So there is talk once again of a “new” US initiative in Israel-Palestine diplomacy. We have got a new secretary of state. John Kerry is shuttling between Jerusalem and Ramallah. Hopes are supposed to be rising again.
Really? We are supposed to cheer the possibility that 21 years of failed US diplomacy might – just might – become 22? There is no indication Israel is any more willing than it ever was to stop violating international law and UN resolutions. There is no evidence that any of the 600,000 or so illegal settlers who are violating international law every morning just by getting out of bed, are at all worried about losing either their illegally built homes or their military protection and privileges guaranteed by the Israeli state. There is no sign the siege of Gaza is being cancelled. And most important, there is no hint that the US is prepared to bring any pressure to bear on Israel to end any of those violations.
So what is going on? Early leaks are focused on Kerry’s apparent decision to revisit the 2002 Saudi plan known as the Arab Peace Initiative. That could be interesting. The plan, endorsed by the entire membership of the Arab League, promised full normalisation of relations between the Arab states and Israel and an official end to the conflict – but only in return for “full” withdrawal of Israel from the territory it occupied in 1967, meaning all of Gaza, all of the West Bank and all of occupied East Jerusalem. It also required a “just” settlement of the refugee issue on the basis of UN Resolution 194 – which guarantees the right of Palestinian settlers expelled in 1947-48 to return to their homes in what is now Israel.
But crucially, in those same early leaks, Kerry was reported to have proposed retooling the Arab Initiative to reflect the usual US-Israeli formulation: a-two-state-solution-with-swaps. In Tel Aviv and Washington that means Israel gets to permanently annex the vast city-sized settlement blocs in Occupied East Jerusalem and the West Bank, as well as most of the existing settlement-controlled land – leaving in place all but perhaps a few thousand of the 600,000 or so settlers. And crucially, Israel would retain permanent control of all of the West Bank’s main water aquifers.
Arab Peace Initiative
When the proposal was introduced in 2002, the George W Bush administration briefly noted it as a way to “end the conflict”. But they ignored the obligations it would have imposed on Israel to end its key violations of international law, including occupation, denial of the right of return and more. They treated the Initiative as if it were a unilateral Arab offer to end the conflict on Israel’s and Washington’s own terms. And then Washington dismissed the Arab initiative altogether.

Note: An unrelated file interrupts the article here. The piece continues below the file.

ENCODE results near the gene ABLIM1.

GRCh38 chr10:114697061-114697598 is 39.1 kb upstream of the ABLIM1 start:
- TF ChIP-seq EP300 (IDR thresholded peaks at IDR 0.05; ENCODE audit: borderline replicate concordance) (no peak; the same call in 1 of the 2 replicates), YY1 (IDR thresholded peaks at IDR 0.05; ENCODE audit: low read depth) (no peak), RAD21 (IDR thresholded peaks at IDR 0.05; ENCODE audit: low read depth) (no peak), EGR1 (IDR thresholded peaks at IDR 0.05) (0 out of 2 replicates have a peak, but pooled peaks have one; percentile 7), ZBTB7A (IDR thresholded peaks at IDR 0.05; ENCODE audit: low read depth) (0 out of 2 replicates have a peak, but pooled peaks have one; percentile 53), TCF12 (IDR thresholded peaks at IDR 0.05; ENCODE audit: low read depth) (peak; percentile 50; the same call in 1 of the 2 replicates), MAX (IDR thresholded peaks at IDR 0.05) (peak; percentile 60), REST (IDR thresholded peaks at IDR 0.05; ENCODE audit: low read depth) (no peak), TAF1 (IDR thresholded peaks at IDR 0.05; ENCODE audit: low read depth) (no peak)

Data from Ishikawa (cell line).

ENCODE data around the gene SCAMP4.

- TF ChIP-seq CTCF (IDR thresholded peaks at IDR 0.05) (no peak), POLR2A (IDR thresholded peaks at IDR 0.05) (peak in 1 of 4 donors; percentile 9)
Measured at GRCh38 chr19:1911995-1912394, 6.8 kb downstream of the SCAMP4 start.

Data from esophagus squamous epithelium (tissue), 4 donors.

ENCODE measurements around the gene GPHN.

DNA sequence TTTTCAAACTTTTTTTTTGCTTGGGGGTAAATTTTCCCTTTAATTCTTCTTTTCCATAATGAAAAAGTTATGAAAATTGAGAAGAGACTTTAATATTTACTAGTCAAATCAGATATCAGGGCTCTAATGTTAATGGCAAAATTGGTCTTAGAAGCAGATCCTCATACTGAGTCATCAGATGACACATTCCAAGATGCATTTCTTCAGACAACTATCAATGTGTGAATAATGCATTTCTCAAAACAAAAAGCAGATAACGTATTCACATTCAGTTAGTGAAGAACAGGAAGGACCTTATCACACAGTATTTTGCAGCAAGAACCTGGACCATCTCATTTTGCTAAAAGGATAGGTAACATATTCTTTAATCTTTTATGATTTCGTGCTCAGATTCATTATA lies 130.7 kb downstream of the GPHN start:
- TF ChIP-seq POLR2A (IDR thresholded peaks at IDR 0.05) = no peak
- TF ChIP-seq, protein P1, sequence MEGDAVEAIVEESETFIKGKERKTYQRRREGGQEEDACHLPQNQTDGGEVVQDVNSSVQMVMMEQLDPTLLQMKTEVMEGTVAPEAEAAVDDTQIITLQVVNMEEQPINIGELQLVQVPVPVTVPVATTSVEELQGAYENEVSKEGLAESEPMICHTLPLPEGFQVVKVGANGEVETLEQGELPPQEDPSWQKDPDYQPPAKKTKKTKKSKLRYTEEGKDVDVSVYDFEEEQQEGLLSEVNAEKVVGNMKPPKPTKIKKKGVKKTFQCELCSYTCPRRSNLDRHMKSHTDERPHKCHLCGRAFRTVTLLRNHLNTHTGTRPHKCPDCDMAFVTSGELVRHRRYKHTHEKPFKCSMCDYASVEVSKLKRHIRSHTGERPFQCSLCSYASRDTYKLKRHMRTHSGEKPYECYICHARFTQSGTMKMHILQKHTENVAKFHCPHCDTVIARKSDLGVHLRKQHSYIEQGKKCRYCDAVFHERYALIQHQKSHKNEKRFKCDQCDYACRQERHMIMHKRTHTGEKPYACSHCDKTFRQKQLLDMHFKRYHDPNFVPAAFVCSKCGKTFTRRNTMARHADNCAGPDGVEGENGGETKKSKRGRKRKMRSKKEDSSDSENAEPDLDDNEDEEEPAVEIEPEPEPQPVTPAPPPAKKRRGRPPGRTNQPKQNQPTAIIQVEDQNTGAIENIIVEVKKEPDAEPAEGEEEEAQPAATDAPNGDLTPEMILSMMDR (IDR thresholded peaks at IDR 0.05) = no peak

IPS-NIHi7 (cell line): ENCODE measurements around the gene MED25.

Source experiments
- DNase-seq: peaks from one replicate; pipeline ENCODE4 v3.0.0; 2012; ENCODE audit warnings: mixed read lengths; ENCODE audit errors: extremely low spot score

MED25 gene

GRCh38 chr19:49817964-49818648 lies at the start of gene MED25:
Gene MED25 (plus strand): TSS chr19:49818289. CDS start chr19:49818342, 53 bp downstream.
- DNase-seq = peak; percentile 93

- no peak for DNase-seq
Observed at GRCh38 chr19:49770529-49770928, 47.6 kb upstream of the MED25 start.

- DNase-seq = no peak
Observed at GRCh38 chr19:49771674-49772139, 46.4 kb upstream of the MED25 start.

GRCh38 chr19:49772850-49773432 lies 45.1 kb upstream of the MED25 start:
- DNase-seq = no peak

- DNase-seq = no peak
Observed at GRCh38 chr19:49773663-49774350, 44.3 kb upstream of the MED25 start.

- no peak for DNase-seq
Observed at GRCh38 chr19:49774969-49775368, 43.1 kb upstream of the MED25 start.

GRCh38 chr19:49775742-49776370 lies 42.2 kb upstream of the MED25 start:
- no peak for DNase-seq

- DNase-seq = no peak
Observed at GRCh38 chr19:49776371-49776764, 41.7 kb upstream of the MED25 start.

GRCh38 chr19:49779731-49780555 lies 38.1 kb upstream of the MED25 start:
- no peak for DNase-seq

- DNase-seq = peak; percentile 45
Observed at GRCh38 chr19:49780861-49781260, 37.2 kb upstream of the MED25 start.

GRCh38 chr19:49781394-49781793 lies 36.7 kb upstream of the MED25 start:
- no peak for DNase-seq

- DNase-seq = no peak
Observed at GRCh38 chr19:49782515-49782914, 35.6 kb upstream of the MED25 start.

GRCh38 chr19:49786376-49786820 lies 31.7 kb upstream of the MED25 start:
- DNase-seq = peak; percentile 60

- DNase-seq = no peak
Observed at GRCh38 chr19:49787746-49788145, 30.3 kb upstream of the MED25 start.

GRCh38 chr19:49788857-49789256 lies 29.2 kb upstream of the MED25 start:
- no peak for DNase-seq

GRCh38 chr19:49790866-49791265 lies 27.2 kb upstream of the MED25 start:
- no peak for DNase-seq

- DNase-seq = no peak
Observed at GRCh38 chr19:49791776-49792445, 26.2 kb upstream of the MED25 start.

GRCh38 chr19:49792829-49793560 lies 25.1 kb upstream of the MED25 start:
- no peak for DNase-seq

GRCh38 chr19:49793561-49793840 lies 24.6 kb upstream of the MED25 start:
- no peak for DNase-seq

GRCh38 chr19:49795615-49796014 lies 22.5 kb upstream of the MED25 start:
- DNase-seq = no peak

So Kerry’s latest discussion of revisiting that proposal means little, since it would be undermined by the Obama administration to match the longstanding US-Israeli demands for legalisation of the Israeli theft of Palestinian land and water inherent in the settlement project. Kerry’s view of the Initiative certainly is intended to create a Palestinian “state” denied real sovereignty: denied the right to control its own borders, economy, airspace, off-shore waters, self-defence, etc. With those amendments, reconsideration of the Arab Peace Initiative brings little comfort to those committed a real, lasting, just and comprehensive peace based on international law, human rights and equality for all.
There is one interesting note – Kerry is now noting that the window for a comprehensive peace settlement leading to a Palestinian state could begin to close. Hardly a revelation for anyone who reads the news – even the mainstream papers have not been able to hide the expansion of illegal Jewish settlements in the occupied West Bank and Arab East Jerusalem, the continuing siege of Gaza, the continued denial of Palestinian refugees’ right to return home, the continuing second-class status of Palestinian citizens of Israel.